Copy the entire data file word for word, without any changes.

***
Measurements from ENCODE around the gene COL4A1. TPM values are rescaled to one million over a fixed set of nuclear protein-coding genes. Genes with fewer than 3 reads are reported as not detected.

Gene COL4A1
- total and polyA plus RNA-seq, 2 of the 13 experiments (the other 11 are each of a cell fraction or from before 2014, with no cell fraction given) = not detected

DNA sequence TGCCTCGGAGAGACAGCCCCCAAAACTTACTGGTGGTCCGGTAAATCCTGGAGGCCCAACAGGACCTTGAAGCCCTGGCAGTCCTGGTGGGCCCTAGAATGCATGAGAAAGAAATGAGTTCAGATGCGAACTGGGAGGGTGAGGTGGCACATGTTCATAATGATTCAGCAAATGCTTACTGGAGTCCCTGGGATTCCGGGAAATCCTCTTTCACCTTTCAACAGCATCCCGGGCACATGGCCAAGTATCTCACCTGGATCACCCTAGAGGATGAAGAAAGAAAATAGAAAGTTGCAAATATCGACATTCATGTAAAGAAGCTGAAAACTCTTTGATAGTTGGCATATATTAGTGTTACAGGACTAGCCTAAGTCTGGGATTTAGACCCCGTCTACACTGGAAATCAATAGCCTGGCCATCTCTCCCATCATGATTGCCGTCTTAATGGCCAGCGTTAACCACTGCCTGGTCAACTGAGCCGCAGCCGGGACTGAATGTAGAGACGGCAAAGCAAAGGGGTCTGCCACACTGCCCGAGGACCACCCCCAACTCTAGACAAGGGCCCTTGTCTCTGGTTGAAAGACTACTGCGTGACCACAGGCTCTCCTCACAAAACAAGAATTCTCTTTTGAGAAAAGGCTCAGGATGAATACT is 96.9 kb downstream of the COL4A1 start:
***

Measurements from ENCODE around the gene COL4A1. TPM values are rescaled to one million over a fixed set of nuclear protein-coding genes. Genes with fewer than 3 reads are reported as not detected.

Gene COL4A1
- total and polyA plus RNA-seq, 2 of the 13 experiments (the other 11 are each of a cell fraction or from before 2014, with no cell fraction given) = not detected

DNA sequence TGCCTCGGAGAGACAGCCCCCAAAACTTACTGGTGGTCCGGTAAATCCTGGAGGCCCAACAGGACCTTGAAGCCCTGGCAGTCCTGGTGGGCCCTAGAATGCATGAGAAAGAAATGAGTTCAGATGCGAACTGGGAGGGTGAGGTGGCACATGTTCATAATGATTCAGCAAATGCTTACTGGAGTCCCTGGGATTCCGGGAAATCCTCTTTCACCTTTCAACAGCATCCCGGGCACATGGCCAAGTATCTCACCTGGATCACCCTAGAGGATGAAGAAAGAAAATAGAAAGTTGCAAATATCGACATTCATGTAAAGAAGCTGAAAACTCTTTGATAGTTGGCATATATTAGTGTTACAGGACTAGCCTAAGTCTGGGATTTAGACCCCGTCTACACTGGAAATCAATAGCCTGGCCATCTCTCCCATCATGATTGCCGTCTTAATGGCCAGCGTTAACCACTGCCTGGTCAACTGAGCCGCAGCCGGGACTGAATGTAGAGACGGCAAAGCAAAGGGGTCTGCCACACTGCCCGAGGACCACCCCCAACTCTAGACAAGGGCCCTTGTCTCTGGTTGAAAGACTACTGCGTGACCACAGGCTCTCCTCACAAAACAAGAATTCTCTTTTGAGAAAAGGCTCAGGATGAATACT is 96.9 kb downstream of the COL4A1 start: